This is presented & preserved strictly for documentation and historical purposes. This is not the official page or post for the conference. Please be sure to go to the Caption Studies Conference page for the most recent information.
Through the end of November and start of December 2015, I have spoken with a number of colleagues–at WOU and beyond–about the possibility of having a conference focused on Caption Studies. Everyone I have spoken to has been enthusiastic, supportive, and engaged. Thus we have moved the planning forward. As of now, early December 2015, things are still very loose and multiple strands are still moving around. If you have ideas, suggestions, or comments, please be in touch.
What follows is a tentative definition of Caption Studies and a description of the purpose, model, and goals.
What is Caption Studies?*
Caption Studies is an emerging field. To my knowledge, the field was first identified by Zdenek (2015) in Reading Sounds as “a research program that is deeply invested in questions of meaning at the interface of sound, writing, and accessibility” (p. 2). Caption Studies inhabits an intersection of disability studies, rhetoric, and communications. There are also clear relationships to and impacts with multimedia studies, Interpreting, second language learning, D/deaf Studies, composition, educational technology, usability, and technical communication. Caption Studies looks at and analyzes how captions are created, presented, and used by diverse audiences (D/deaf, Hard of Hearing, and Hearing) for diverse purposes (entertainment, education, training, language learning, etc.) in diverse situations (on TV, online, in the workplace, in the classroom, etc.). Caption Studies is not limited to academic or corporate research; the field is influenced, shaped, and populated by caption users, caption creators, practitioners, caption advocates, scholars, academics, and researchers.
* This is a tentative and fluid definition that will be adjusted and revised as the field matures. Hopefully the conference(s) will elicit additional variations and definitions.
Online conference for 2 days in August: Monday, August 1st, and Tuesday, August 2nd, 2016. Face-to-face conference for two days in late July, 2017, at Western Oregon University.
The online conference will take place from noon through 5 pm PST on both days. Registration (free) will be required in order to participate. This will help us better organize and respond in the future as well as give us a sense of the community participation.
Rather than lament the flood of bad captions or the dearth of quality captions, we want to promote what is health, interesting, strong, and engaging in the captioning community.
- establish/initially celebrate Caption Studies as an area of research, advocacy, and practice;
- provide a space for practitioners, researchers, and advocates to present and share their work where captioning is the primary, instead of being a secondary, focus;
- connect, network, energize, and build momentum for all of us to promote captioning in our diverse fields;
- understand, explore, discuss, and advocate for more effective legislation.
Envisioned Constituencies & Participants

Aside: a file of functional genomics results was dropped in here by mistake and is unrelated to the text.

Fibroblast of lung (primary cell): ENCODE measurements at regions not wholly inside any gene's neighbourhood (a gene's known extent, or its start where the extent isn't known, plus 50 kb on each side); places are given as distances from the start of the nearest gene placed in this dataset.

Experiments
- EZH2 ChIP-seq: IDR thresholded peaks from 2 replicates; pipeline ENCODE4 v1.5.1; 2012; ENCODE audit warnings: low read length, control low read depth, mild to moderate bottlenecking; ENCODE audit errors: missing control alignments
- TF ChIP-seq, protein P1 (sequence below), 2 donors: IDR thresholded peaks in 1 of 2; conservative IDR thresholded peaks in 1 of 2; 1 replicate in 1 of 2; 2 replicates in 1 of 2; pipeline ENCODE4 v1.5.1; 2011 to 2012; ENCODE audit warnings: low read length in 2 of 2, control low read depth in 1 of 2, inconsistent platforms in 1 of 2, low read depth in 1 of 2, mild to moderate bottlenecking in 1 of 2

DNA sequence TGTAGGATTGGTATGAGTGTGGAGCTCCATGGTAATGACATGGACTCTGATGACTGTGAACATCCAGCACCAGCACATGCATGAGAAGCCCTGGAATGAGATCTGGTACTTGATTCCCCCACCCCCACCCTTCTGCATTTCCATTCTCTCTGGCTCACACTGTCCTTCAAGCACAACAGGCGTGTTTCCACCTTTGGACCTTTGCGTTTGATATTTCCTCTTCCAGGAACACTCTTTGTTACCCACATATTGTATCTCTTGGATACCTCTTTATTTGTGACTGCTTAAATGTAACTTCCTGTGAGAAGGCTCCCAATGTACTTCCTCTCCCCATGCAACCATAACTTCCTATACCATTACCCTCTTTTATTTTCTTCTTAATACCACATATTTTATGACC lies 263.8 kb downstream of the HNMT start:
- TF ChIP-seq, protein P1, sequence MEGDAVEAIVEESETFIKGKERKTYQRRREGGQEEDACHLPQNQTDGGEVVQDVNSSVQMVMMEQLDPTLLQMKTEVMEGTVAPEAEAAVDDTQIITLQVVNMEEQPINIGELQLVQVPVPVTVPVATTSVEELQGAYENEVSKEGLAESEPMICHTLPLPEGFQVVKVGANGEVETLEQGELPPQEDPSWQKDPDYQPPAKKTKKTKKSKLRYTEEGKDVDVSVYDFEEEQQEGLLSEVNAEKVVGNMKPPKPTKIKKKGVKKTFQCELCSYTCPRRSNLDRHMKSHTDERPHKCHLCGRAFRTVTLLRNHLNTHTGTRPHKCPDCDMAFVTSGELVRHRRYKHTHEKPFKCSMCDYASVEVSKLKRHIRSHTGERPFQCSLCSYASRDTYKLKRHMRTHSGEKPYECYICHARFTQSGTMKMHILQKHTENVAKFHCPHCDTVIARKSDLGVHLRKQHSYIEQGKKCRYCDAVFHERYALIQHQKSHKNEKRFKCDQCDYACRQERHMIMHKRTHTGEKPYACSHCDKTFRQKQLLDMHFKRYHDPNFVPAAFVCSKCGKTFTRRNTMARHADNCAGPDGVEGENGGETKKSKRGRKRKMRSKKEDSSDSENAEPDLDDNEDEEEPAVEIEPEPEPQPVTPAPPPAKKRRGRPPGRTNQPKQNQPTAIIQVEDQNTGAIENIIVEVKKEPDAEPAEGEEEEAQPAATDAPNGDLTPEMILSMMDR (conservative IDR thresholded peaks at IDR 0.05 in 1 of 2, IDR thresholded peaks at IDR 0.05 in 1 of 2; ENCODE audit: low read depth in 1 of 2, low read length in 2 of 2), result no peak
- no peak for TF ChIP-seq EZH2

- Caption users
- Language (first and second)
- Situationally D/deaf/Hard of Hearing (i.e. viewing TV in a noisy pub or working out in a gym)
- D/deaf, Hard of Hearing, and Hearing
- Caption creators
- Amateur, academic, professional
- Universal designers
- Caption researchers
- Academic, industry, independent
- Caption advocates
- Accessibility and Universal Design practitioners and researchers
- Anyone curious about captions
Possible Topics for Presentations
- Captions and copyright
- Captioning and disability studies
- Experimental captioning
- Captioning as creative or interpretive act
- Kinetic text in captioning
- Rhetorical analysis of captioning
- Meaning construction in captioning
- Effective captioning advocacy
- Panel on/by CART captioners on practice & profession
- Teaching with captions
- Captioning guidelines
- Educating and training new captioners on campus
- DIY Captioning Technology/apps–panel
- YouTube’s captioning history
- Captioning hacks
- Voice writing
- Building a captions database
- Caption research tools
- Enculturating new captioners
- The joy of indie captions
- Captioning irony
- Captioning and second language learning
- User testing with captions
- please send other possible ideas!
Recording with Twitter Chat
Currently we are working with two presentation formats. The first format is where presenters or panels pre-record their presentations or discussion and then host a live Twitter chat during the conference. This is inspired by the work by AxsChat. This allows the presenter time to caption and/or ASL interpret the videos and provide them to us. All of the conference videos will be posted to a conference website a few days before the online conference starts. This will give viewers a chance to watch one or several of the videos before the conference and thereby enable them to participate more fully in the Twitter chats.
The second format will be a live panel. This panel will take place on a platform that is still being determined since, in some cases, we will have panelists from diverse locations. The live panel will also be CART captioned for viewers.
- Most sessions will run about 60 minutes.
- There will be 15 minute breaks between sessions.
- All times mentioned are PST.
Other possible related events for future consideration
- Mini-caption film festival
- Extreme caption examples
- Captioning workshops
- CART, TypeWell, and C-Print demonstrations
- Captioning literacy sharing, recording
This page is constantly evolving and developing. If you have ideas or suggestions, please let me know!